Many of the businesses and industries (e.g., utilities, airlines, manufacturers, critical infrastructure) I work with at ARCOS every day have customers who depend on the smooth, uninterrupted operation of technology. Take the airline industry as an example. Aircraft makers design air-frames with multiple, built-in fail-safe elements. Planes have to be able to fly with a failed engine, land with broken landing gear, and have a backup power source, among many other redundancies.
For utilities who depend on cloud services to organize day-to-day operations, the principle is the same. A constant, unbroken “stream” of water, gas, or electric service is imperative to utility customers, and thus, fail-safe measures are built into the network to ensure this. There are a few different layers of redundancies that can be built into cloud systems. The first layer of redundancy should always be physical. If you need a server operating constantly to keep the system going, there should be a backup server in the event the first goes down.
Another important fail-safe layer is called location redundancy. In addition to physical hardware in a single city, it’s important to have redundant systems set up in other cities. If, for instance, there were a problem in ARCOS’s Columbus, Ohio, office, those services could be shifted to a similar facility in another city.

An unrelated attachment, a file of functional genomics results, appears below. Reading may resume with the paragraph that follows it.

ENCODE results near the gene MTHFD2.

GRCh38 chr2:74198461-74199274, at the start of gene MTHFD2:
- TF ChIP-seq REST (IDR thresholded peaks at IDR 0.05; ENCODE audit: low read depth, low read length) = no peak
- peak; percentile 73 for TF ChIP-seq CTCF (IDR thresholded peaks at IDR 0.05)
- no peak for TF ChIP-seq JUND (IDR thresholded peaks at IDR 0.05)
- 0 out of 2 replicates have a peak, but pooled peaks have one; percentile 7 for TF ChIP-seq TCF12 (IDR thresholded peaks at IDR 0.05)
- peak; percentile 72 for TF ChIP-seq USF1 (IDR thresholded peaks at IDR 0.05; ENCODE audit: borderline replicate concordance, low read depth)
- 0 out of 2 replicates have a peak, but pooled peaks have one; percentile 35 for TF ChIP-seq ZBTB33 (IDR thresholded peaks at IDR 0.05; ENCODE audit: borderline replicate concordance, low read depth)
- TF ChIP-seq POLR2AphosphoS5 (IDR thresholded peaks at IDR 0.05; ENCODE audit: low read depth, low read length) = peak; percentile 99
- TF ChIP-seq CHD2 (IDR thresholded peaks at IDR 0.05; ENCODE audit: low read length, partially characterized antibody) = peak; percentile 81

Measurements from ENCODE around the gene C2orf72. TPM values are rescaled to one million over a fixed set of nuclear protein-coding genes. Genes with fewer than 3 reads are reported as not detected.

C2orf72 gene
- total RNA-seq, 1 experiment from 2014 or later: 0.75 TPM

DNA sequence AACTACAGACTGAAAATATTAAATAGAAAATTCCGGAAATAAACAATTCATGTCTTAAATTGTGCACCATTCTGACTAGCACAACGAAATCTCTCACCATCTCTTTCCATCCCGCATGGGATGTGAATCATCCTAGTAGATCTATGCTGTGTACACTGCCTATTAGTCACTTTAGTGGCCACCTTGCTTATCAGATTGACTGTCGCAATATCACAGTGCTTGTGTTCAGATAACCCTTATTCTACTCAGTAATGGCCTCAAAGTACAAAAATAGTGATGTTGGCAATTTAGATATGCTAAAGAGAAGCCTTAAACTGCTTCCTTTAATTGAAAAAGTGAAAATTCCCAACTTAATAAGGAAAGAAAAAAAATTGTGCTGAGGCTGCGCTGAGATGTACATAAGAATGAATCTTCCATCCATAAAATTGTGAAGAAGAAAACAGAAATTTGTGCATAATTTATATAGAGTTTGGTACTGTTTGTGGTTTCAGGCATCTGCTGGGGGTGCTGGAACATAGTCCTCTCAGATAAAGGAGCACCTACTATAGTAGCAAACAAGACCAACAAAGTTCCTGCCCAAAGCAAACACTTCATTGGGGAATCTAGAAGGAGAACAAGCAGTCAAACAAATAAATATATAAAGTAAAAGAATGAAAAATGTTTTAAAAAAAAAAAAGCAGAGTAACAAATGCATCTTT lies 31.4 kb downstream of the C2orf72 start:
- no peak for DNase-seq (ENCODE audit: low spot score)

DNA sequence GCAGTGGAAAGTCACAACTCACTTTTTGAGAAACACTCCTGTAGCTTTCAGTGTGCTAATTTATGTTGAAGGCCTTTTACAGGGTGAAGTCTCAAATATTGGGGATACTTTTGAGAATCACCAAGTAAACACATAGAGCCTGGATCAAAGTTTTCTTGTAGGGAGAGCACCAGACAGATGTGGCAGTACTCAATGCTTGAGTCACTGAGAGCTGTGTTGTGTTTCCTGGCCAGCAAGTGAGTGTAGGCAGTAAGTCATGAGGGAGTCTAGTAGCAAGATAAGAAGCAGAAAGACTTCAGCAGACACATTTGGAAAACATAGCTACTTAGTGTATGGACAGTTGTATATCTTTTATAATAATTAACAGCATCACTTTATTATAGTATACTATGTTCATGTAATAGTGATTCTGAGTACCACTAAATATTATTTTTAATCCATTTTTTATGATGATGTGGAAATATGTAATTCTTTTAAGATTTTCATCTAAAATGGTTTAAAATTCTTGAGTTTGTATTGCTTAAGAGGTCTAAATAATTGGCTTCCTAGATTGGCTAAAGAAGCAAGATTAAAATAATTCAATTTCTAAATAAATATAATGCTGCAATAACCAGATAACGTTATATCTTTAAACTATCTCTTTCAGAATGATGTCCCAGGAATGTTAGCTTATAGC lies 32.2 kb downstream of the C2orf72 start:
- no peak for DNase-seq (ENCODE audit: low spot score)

Finally, if a business relies on a vendor-provided service, it is imperative to have a layer of vendor redundancy. A good example is a business’ internet service provider (ISP). If constant internet service is critical to the business model, there should be a managed plan in place that if that ISP goes down, another one picks up immediately.
Ultimately, when uninterrupted service is a top priority, it is the responsibility of a business owner to look for every fail point and implement fail-safe measures to bridge that gap. These examples are just a few of the places that technology professionals and business managers can build fail safes into cloud systems to ensure service is always on point.